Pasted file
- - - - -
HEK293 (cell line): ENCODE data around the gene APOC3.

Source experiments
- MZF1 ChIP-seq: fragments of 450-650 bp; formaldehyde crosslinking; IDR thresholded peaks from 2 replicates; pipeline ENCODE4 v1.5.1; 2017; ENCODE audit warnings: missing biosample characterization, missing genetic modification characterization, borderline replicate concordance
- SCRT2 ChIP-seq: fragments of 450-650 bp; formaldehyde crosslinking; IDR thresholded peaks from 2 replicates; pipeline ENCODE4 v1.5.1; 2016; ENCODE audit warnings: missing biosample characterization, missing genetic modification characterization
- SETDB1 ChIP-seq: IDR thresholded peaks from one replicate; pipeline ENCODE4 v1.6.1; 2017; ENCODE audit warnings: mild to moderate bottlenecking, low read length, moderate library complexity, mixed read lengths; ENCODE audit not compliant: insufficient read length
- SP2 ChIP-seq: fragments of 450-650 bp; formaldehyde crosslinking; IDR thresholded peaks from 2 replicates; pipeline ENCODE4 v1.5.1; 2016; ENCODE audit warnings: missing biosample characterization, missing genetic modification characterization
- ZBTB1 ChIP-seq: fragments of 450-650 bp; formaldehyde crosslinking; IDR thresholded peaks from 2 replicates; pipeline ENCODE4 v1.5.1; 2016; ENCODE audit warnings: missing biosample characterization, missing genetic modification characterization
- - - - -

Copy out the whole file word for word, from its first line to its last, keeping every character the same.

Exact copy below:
HEK293 (cell line): ENCODE data around the gene APOC3.

Source experiments
- MZF1 ChIP-seq: fragments of 450-650 bp; formaldehyde crosslinking; IDR thresholded peaks from 2 replicates; pipeline ENCODE4 v1.5.1; 2017; ENCODE audit warnings: missing biosample characterization, missing genetic modification characterization, borderline replicate concordance
- SCRT2 ChIP-seq: fragments of 450-650 bp; formaldehyde crosslinking; IDR thresholded peaks from 2 replicates; pipeline ENCODE4 v1.5.1; 2016; ENCODE audit warnings: missing biosample characterization, missing genetic modification characterization
- SETDB1 ChIP-seq: IDR thresholded peaks from one replicate; pipeline ENCODE4 v1.6.1; 2017; ENCODE audit warnings: mild to moderate bottlenecking, low read length, moderate library complexity, mixed read lengths; ENCODE audit not compliant: insufficient read length
- SP2 ChIP-seq: fragments of 450-650 bp; formaldehyde crosslinking; IDR thresholded peaks from 2 replicates; pipeline ENCODE4 v1.5.1; 2016; ENCODE audit warnings: missing biosample characterization, missing genetic modification characterization
- ZBTB1 ChIP-seq: fragments of 450-650 bp; formaldehyde crosslinking; IDR thresholded peaks from 2 replicates; pipeline ENCODE4 v1.5.1; 2016; ENCODE audit warnings: missing biosample characterization, missing genetic modification characterization